Developing and Implementing Strategies to Enhance Intellectual Capital in the Online Learning Environment pp211-220
The online learning environment has become a highly competitive industry in which many stakeholders have become more interested and involved in its overall operation. One particular area that most stakeholders will agree upon is the value of human capital in this industry. Stewart (1997) classified Intellectual Capital into three key areas: human capital, structural capital, and customer capital. This paper will focus on the human capital element in the online learning environment. Human capital is explained as the capabilities of the companys employees necessary to provide solutions to customers, to innovate and to renew. As a result of changing technology and economic times, many organizations are realizing the need to update, innovate, and rejuvenate. InCaS (2010) noted that As a result of constant changes caused by globalisation, emerging technologies and shorter product life‑cycles, knowledge and innovation have already become the main competitive advantages of many companies. Especially Europ ean small and medium‑sized enterprises (SME) are highly dependent on the ability to identify changes in their global economic environment quickly and respond to these changes with suitable solutions. (p. 4) Just liked their European counterparts, American enterprises and organizations are scanning their environments and focusing on responding to potential changes in order to capture and maintain their market share and prepare for the future. In additional in individual capabilities, human capital inc ludes the dynamics of an intelligent (learning) organization in a changing competitive environment, its creativity, and innovativeness (Stewart, 1997, p. 13). Thus, there has been an increase in the focus as to how online learning providers are investing more money and time in preparing their online instructional staff. Sokolowska (2006) commented that if we look at learning organizations we can see two types of trends. She stated that such organizations are understood in dynamic organizational categories that are oriented at their development, searches for new chances on the market and continually increases their effectiveness, efficiency and flexibility. The second group of learning organizations consists of such entities that choose growth through development of their employees. (p. 158) This paper examines the online learning environment, requirements for the online instructional staff, and strategies to help better prepare and develop their intellectual capital in this particular learning environment. Further, this paper will examine how these strategies are reinforced by the commitment of the educational institution in terms of preparing their online instructors, as well as mentoring them along the way.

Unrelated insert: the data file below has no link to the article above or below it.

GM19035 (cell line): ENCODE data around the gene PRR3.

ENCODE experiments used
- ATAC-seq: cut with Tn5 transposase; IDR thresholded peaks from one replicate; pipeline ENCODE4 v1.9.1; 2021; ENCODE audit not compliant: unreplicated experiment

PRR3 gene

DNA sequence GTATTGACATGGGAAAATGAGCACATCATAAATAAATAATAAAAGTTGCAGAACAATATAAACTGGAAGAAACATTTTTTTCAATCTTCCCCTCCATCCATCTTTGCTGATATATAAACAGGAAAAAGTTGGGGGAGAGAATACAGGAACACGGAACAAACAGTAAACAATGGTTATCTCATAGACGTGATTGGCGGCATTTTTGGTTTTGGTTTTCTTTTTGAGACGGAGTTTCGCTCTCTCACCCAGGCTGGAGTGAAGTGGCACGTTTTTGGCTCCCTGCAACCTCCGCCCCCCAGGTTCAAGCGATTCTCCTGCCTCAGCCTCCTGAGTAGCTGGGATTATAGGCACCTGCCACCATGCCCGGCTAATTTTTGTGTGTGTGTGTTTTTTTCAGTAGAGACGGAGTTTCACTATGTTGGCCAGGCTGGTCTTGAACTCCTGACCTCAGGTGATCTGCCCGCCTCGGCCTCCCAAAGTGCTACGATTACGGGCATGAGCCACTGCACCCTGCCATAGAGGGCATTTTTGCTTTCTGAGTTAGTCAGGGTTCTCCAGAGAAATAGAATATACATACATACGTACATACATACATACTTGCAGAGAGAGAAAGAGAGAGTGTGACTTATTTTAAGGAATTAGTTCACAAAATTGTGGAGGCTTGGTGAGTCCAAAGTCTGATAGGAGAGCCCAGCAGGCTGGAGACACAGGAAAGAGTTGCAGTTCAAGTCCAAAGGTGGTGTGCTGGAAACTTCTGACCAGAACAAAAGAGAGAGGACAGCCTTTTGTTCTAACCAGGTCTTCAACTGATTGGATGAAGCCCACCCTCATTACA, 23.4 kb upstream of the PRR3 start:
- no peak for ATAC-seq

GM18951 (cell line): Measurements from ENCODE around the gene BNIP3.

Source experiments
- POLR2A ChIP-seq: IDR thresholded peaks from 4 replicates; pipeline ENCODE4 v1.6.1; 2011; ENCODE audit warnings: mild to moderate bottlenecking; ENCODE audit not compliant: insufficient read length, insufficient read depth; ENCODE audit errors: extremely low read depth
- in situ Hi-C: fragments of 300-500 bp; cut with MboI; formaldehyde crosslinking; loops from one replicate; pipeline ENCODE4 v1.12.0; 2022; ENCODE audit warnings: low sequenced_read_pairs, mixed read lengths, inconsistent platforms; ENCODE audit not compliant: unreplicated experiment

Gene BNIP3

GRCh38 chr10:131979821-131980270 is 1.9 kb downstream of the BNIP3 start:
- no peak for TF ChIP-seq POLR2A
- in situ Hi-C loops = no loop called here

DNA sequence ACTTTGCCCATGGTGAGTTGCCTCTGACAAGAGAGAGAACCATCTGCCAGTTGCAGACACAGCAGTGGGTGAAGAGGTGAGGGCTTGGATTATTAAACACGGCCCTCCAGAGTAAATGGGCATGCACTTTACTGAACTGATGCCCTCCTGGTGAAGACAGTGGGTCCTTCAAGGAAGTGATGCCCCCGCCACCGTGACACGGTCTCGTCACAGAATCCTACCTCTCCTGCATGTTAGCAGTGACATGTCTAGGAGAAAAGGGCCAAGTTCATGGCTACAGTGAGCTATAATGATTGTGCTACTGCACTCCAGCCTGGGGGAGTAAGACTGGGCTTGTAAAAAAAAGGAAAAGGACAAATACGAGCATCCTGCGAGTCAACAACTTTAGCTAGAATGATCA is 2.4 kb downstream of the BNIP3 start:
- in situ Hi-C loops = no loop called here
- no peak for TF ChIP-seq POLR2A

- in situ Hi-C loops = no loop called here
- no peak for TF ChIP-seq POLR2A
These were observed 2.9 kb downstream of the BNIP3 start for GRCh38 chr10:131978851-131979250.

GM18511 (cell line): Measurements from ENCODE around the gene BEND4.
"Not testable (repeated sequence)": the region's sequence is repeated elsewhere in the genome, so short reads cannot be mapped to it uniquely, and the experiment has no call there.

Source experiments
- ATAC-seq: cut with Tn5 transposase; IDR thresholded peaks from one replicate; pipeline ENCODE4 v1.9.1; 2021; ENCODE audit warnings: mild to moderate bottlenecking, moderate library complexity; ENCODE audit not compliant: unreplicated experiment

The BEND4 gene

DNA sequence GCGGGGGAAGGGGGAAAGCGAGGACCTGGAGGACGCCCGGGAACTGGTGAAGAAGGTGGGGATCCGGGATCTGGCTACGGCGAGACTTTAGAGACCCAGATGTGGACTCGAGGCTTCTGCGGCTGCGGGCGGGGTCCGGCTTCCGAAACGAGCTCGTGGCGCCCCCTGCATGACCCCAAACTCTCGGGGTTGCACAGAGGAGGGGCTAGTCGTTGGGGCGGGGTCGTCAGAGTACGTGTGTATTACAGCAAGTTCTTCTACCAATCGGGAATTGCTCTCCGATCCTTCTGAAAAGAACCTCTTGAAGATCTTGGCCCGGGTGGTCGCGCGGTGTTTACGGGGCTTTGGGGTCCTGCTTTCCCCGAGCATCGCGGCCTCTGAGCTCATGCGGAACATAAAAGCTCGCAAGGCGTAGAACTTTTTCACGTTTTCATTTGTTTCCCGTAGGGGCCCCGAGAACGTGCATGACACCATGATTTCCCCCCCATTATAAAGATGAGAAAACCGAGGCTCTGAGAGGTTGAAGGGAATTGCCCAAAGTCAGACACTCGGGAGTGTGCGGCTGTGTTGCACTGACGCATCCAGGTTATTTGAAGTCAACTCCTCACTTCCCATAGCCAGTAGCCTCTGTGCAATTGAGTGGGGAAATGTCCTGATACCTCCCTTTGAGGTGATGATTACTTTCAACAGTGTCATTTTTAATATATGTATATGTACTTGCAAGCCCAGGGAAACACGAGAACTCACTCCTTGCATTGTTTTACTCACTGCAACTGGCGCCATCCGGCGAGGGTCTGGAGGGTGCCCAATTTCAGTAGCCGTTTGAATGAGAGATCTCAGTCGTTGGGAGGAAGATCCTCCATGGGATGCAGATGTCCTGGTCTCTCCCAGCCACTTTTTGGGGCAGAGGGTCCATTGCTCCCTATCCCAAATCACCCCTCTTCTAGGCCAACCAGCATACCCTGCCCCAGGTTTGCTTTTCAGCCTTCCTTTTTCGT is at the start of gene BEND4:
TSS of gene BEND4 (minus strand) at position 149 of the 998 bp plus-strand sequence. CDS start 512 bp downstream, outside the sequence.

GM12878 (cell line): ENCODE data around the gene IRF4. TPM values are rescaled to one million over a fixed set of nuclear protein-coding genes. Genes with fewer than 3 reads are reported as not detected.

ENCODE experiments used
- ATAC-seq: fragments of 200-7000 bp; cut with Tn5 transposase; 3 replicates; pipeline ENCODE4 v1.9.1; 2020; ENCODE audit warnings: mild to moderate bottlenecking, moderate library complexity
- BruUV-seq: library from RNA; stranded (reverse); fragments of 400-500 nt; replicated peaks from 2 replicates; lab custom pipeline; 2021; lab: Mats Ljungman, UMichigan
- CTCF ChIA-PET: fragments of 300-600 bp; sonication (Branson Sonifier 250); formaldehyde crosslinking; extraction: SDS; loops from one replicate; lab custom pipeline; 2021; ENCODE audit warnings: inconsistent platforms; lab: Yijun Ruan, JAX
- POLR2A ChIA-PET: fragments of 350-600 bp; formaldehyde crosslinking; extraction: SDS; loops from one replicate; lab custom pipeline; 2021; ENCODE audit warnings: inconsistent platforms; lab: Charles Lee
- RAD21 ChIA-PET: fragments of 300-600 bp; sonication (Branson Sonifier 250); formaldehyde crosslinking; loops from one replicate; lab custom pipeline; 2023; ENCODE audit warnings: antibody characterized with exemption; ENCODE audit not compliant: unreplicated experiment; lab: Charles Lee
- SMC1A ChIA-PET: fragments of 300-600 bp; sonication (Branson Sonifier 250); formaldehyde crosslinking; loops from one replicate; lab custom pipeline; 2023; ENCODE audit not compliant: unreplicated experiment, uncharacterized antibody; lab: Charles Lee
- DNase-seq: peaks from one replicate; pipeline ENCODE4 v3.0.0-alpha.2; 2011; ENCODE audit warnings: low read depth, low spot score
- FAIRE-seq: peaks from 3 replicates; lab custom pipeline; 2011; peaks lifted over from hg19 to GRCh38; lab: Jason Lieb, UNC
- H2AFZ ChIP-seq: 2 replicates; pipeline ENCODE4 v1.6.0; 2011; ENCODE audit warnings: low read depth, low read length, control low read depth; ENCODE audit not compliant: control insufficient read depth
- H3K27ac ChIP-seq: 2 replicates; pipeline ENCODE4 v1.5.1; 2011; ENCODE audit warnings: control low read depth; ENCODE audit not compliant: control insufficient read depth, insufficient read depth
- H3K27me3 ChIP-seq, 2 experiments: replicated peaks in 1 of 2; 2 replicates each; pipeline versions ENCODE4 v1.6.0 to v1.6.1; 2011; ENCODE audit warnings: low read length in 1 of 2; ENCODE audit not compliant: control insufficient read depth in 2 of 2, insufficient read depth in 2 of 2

Understanding Personal Knowledge Development in Online Learning Environments: An Instrument for Measuring Externalisation, Combination and Internalisation pp39-47
This paper investigates personal knowledge development in online learning environments using the perspective of a model adapted from Nonaka and colleagues’ SECI model. To this end, the SECI model, which was originally designed to describe organisational knowledge creation and conversion, was adapted to conceptualise personal knowledge development in online learning at the individual level. As the SECI model was originally conceived at the organisational level, in order to measure personal knowledge development at the individual level in the context of online learning, a measurement instrument was created in order to measure the scores of individual online learners on Externalisation, Combination and Internalisation. It is argued that Socialisation is not a relevant mode in the context of online learning and is therefore not covered in the measurement instrument; this is explained further in the paper. This measurement instrument also examines the interrelationships between the three modes and a new model – the so‑called EC‑I model – is proposed to depict these interrelationships. The measurement instrument is based on data collected through an online survey, in which online learners report on their experiences of personal knowledge development in online learning environments. In other words, the instrument measures the magnitude of online learners’ Externalisation and Combination activities as well as their level of Internalisation, i.e. the outcomes of their personal knowledge development in online learning. For Externalisation and Combination, formative indicators were used, whereas for Internalisation reflective indicators were used. The measurement instrument is one of the main foci of this paper and is therefore discussed in‑depth. In sum, the paper proposes a modified version of the SECI model, extending the applicability of the original SECI model from the organisational to the individual level. It outlines a new measurement instrument which can be used to measure Externalisation and Combination, i.e. personal knowledge development processes, and Internalisation, i.e. personal knowledge development outcomes.
Keywords: personal knowledge development, SECI model, EC-I model, measurement instrument, measurement indicators, online learning